Paul Batura: Ronald Reagan’s 110th birthday – 10 inspiring lessons we can learn from his life


Upon entering the White House in January 1981, Ronald Reagan used to joke he was already accustomed to “living above the store” – a wry reference to his birth on Feb. 6, 1911, inside a second-floor apartment in a Tampico, Ill., building that housed a bakery.  

It’s been 110 years since Nelle and Jack Reagan welcomed “Dutch” into the world, and 17 years since his death of Alzheimer’s disease in 2004. But the ensuing years have been friendly to the 40th president’s historic legacy, his status and stature rising with each presidential administration.  

That’s because great leaders often make difficult situations look easy, and Ronald Reagan was certainly no exception. He inherited concurrent crises – a wobbly economy, a dejected country in “malaise” and a crumbling military still entangled in a cold war that seemed without end.   

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By the end of his eight years in office, America was roaring. He did it all with a smile, was graceful under fire and a gentleman in a profession that seems to reward rude aggression.  

Ronald Wilson Reagan is deserving of a national holiday, but short of that, let’s consider just 10 lessons we can learn from his long and successful American life:  

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1. He showed us that big things can come from small beginnings. Raised in poverty and the son of an alcoholic father, Reagan forgot about finding excuses and found a way to pursue his dreams. When he lost out on a job in a department store, he headed west to Hollywood, where he would find his way and his future.  

2. He believed in America and encouraged everyone to do the same. Ronald Reagan believed in American exceptionalism. Accepting the Republican presidential nomination in Detroit in 1980, the former California governor declared, “I ask you to trust that American spirit which knows no ethnic, religious, social, political, regional or economic boundaries; the spirit that burned with zeal in the hearts of immigrants from every corner of the earth who came here in search of freedom.”  

3. He was willing to take smart risks. How do you go from poverty to president? By sticking your neck out and standing up for what you believe. “Let it never be said of this generation of Americans that we become so obsessed with failure that we refused to take risks that could further the cause of peace and freedom in the world,” the president once advised.  

He demonstrated that compromise is often necessary in order to get things done. Principled on the imperative things, Reagan saw the bigger picture.

4. He demonstrated that compromise is often necessary in order to get things done. Principled on the imperative things, Reagan saw the bigger picture. Meeting with a group of broadcasters in 1983, he noted, “I have always figured that half a loaf is better than none, and I know that in the democratic process you’re not going to always get everything you want.”  

5. He championed free-market capitalism and warned against socialism and communism. Long before he ran for public office, Reagan regularly railed against income redistribution. “The principles of wealth-creation transcend time, people and place. Governments which deliberately subvert them by denouncing God, smothering faith, destroying freedom and confiscating wealth have impoverished their people,” he said. “Communism works only in heaven, where they don’t need it, and in hell, where they’ve already got it.”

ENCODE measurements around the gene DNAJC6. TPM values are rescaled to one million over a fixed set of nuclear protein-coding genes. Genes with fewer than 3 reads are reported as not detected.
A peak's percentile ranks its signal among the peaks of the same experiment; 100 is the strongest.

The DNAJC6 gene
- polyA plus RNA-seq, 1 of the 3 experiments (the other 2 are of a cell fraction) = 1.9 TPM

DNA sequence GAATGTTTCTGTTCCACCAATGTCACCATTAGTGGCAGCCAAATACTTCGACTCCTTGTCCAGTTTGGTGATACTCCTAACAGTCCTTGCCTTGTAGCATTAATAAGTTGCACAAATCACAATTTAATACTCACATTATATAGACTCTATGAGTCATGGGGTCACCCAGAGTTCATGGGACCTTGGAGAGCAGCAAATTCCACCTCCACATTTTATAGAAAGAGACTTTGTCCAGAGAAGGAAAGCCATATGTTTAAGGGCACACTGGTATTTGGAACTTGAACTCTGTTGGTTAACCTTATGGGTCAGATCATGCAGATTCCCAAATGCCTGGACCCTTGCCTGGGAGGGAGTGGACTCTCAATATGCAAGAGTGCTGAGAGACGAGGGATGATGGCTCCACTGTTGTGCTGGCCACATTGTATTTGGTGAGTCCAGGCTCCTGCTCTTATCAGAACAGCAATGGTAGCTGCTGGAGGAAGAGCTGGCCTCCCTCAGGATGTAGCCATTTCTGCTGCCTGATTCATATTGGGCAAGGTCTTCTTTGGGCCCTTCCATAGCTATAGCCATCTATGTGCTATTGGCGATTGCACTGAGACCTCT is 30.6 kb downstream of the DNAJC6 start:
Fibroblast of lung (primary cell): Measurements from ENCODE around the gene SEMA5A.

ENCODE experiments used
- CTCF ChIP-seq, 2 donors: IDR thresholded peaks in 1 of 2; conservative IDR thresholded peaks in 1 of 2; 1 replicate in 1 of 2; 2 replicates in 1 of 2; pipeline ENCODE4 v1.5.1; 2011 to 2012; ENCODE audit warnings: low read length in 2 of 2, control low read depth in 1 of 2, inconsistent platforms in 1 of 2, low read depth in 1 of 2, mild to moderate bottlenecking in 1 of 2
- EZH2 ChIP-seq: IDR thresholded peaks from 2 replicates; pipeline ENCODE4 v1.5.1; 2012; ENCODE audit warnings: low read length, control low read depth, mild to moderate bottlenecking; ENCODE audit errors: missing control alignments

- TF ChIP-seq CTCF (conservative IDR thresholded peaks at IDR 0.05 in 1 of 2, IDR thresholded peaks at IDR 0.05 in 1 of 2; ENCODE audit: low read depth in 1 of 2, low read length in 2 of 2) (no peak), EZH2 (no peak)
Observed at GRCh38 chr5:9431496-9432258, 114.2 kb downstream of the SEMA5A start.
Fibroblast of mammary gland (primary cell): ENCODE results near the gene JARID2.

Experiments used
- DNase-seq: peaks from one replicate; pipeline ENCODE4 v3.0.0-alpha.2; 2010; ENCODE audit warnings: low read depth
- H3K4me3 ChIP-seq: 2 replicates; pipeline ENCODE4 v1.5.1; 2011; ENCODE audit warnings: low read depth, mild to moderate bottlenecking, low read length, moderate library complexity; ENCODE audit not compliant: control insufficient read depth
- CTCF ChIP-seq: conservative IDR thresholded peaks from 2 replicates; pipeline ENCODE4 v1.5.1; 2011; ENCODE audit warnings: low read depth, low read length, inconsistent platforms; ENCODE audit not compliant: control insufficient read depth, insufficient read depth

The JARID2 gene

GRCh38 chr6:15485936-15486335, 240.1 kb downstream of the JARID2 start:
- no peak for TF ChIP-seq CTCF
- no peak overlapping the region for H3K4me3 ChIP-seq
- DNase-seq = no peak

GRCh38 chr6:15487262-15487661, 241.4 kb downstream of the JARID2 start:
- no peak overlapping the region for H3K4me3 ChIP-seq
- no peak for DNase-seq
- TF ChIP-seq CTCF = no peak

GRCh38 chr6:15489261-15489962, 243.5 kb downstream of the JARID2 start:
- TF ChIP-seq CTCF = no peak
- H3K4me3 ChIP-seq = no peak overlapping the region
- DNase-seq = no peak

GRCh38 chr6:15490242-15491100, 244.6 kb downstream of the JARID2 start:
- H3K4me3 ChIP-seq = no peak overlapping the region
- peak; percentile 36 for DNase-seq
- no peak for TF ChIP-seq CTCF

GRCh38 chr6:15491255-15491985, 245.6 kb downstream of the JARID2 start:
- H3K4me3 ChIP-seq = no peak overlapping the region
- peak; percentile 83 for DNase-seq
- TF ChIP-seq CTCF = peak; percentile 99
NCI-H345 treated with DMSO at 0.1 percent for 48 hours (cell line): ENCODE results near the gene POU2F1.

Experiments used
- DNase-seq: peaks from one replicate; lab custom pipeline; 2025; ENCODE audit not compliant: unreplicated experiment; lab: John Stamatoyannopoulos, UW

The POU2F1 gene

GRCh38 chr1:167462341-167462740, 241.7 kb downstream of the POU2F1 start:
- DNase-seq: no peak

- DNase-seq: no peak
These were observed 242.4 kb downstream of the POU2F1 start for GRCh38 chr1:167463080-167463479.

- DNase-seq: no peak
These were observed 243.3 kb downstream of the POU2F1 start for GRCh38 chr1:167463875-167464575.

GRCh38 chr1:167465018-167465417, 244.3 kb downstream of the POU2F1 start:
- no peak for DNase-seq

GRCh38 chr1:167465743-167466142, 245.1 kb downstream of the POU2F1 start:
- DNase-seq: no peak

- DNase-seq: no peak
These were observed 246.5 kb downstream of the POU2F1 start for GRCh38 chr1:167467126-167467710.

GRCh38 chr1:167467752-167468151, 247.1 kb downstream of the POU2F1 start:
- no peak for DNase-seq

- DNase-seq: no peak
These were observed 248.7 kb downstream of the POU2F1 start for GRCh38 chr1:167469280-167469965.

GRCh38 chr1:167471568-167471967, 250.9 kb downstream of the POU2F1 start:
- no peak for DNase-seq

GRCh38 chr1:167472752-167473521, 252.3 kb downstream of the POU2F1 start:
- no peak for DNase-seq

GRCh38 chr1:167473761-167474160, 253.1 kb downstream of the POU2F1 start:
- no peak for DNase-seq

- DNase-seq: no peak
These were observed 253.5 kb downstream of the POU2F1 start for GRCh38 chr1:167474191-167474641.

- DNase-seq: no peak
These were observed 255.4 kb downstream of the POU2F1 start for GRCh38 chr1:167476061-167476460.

6. He liked to have fun and exercise. A fan of outdoor recreation, the Reagans visited Camp David 186 times while he was president and regularly escaped to their ranch in California. He’d clear brush, chop wood and ride the trails of the Santa Ynez Mountain Range. “There is nothing as good for the inside of a man as the outside of a horse,” he liked to quip.  

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7. He trusted in God’s sovereignty. A man of deep faith, Reagan wasn’t afraid to die. “I’ve always believed that we were, each of us, put here for a reason, that there is a plan, somehow a divine plan for all of us,” he told the National Prayer Breakfast, 11 months after being shot. “I know that whatever days are left to me belong to Him.”  

8. He modeled how to age gracefully. At the time, Reagan was the oldest person to hold the presidency, but had fun joking about it. He also noted its advantages. “Age has its privileges, not least among them the opportunity to distill whatever wisdom comes from a long life of experiences,” he noted in June 1994.  

9. He put first things first. In what would become his final address before the Republican National Convention, the former president stated, “Whatever else history may say about me when I’m gone, I hope it will record that I appealed to your best hopes, not your worst fears; to your confidence rather than your doubts. My dream is that you will travel the road ahead with liberty’s lamp guiding your steps and opportunity’s arm steadying your way.”  

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10. He reminded us the best is yet to come. In his letter to the American people on Nov. 5, 1994, in which he announced his Alzheimer’s disease diagnosis, Reagan wrote, “I know that for America there will always be a bright dawn ahead.”  

I met Ronald Reagan in December 1997, a lifelong dream come true. He couldn’t have been nicer to me. And like so many other Americans, I choked up watching his funeral seven years later. I miss him today, but would like to think the Reagan principles live on, as we strive to be citizens of the “shining city on a hill” he so eloquently called us to. 

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